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Dynamic electrophoretic fingerprinting of the HIV-1 envelope glycoprotein

Daniel J Stieh1, Joshua L Phillips2, Paul M Rogers3, Deborah F King3, Gianguido C Cianci4, Simon A Jeffs3, Sandrasegaram Gnanakaran2 and Robin J Shattock3*

Author Affiliations

1 Center for Infection, Department of Cellular and Molecular Medicine, St George’s, University of London, London, SW17 0RE, UK

2 Theoretical Division, Los Alamos National Laboratory, Los Alamos, New Mexico, USA

3 Mucosal Infection & Immunity Group, Section of Infectious Diseases, Imperial College London, St Mary’s Campus, London, W2 1PG, UK

4 Department of Cell and Molecular Biology, Feinberg School of Medicine, Northwestern University, Chicago, IL, 60611, USA

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Retrovirology 2013, 10:33  doi:10.1186/1742-4690-10-33

Published: 20 March 2013

Abstract

Background

Interactions between the HIV-1 envelope glycoprotein (Env) and its primary receptor CD4 are influenced by the physiological setting in which these events take place. In this study, we explored the surface chemistry of HIV-1 Env constructs at a range of pH and salinities relevant to mucosal and systemic compartments through electrophoretic mobility (EM) measurements. Sexual transmission events provide a more acidic environment for HIV-1 compared to dissemination and spread of infection occurring in blood or lymph node. We hypothesize functional, trimeric Env behaves differently than monomeric forms.

Results

The dynamic electrophoretic fingerprint of trimeric gp140 revealed a change in EM from strongly negative to strongly positive as pH increased from that of the lower female genital tract (pHx) to that of the blood (pHy). Similar findings were observed using a trimeric influenza Haemagglutinin (HA) glycoprotein, indicating that this may be a general attribute of trimeric viral envelope glycoproteins. These findings were supported by computationally modeling the surface charge of various gp120 and HA crystal structures. To identify the behavior of the infectious agent and its target cells, EM measurements were made on purified whole HIV-1 virions and primary T-lymphocytes. Viral particles had a largely negative surface charge, and lacked the regions of positivity near neutral pH that were observed with trimeric Env. T cells changed their surface chemistry as a function of activation state, becoming more negative over a wider range of pH after activation. Soluble recombinant CD4 (sCD4) was found to be positively charged under a wide range of conditions. Binding studies between sCD4 and gp140 show that the affinity of CD4-gp140 interactions depends on pH.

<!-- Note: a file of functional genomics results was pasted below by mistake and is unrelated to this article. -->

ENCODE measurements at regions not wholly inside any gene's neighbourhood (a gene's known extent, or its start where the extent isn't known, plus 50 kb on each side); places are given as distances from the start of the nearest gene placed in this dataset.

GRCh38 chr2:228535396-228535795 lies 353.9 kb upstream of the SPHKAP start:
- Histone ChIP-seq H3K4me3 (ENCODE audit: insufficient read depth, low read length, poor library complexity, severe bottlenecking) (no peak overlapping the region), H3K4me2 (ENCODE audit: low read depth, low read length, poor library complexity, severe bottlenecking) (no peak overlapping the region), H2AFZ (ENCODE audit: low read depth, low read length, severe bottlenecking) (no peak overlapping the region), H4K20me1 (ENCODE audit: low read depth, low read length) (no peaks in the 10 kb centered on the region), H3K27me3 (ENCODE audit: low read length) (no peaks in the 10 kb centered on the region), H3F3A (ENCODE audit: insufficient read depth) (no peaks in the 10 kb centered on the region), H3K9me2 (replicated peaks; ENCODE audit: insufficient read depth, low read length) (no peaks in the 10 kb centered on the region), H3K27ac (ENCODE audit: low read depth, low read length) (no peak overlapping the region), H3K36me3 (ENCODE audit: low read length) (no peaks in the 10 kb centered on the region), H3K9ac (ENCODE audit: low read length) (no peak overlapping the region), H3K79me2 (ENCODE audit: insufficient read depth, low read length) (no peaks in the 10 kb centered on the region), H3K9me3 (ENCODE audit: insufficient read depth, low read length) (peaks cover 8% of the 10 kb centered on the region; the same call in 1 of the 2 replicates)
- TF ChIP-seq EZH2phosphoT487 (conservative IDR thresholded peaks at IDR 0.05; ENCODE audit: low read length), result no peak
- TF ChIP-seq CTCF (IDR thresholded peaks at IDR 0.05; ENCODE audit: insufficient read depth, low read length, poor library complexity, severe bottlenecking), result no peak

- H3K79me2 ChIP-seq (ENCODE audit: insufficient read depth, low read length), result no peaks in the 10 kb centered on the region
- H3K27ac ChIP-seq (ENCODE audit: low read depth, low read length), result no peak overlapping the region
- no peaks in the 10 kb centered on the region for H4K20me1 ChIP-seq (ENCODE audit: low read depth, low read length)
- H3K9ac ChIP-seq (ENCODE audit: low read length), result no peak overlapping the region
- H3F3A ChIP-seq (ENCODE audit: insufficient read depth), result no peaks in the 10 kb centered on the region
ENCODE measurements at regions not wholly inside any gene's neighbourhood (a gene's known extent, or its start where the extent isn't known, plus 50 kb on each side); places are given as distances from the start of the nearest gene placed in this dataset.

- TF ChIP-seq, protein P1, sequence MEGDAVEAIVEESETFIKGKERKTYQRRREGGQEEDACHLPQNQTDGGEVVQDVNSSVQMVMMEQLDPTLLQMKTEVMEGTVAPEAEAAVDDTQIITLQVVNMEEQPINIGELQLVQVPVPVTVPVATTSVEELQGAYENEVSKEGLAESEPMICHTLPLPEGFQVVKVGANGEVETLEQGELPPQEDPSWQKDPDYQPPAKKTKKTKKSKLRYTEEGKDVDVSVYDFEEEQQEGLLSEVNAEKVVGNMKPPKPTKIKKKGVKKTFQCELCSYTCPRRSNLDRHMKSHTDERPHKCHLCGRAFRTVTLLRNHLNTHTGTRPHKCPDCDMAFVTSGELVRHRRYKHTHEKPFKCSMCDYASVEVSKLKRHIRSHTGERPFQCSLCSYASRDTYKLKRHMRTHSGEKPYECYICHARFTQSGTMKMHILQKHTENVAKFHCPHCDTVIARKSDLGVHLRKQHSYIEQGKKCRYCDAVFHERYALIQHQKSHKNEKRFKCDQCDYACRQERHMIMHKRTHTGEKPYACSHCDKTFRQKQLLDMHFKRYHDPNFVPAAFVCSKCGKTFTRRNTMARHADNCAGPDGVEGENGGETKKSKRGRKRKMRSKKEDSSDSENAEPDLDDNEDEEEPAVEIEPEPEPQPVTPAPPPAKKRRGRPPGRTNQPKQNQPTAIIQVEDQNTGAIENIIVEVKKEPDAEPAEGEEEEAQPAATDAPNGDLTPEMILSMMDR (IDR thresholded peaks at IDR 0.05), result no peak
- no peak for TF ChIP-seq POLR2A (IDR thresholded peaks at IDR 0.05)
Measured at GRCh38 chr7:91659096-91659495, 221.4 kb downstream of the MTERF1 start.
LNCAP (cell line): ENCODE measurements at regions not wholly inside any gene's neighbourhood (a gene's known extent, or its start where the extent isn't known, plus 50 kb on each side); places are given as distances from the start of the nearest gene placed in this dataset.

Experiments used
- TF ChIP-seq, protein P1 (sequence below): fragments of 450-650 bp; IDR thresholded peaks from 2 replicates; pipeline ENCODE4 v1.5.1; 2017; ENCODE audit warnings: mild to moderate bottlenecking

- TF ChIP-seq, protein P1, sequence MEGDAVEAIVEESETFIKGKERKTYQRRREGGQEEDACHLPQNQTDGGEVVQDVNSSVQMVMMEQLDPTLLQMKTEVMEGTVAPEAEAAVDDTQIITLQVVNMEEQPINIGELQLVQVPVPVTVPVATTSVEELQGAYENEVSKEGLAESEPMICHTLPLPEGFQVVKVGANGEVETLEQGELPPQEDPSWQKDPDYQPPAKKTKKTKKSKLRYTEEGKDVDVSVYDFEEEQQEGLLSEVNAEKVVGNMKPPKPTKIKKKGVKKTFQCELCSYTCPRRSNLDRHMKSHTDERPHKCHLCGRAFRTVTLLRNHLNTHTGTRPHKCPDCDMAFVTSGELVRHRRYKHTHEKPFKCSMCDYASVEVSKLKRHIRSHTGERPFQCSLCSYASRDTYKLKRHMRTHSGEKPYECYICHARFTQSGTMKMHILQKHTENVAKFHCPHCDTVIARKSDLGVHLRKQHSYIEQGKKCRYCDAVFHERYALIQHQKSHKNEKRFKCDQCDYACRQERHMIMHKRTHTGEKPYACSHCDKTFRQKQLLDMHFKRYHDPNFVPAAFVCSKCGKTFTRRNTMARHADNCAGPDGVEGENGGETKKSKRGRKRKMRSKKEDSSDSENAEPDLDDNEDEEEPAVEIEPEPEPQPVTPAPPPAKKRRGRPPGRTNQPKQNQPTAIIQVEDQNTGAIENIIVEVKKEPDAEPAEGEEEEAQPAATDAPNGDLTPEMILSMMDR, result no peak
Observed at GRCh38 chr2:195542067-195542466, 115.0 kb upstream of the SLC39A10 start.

Conclusions

Taken together, these findings allow a more complete model of the electrochemical forces involved in HIV-1 Env functionality. These results indicate that the influence of the localized environment on the interactions of HIV with target cells are more pronounced than previously appreciated. There is differential chemistry of trimeric, but not monomeric, Env under conditions which mimic the mucosa compared to those found systemically. This should be taken into consideration during design of immunogens which targets virus at mucosal portals of entry.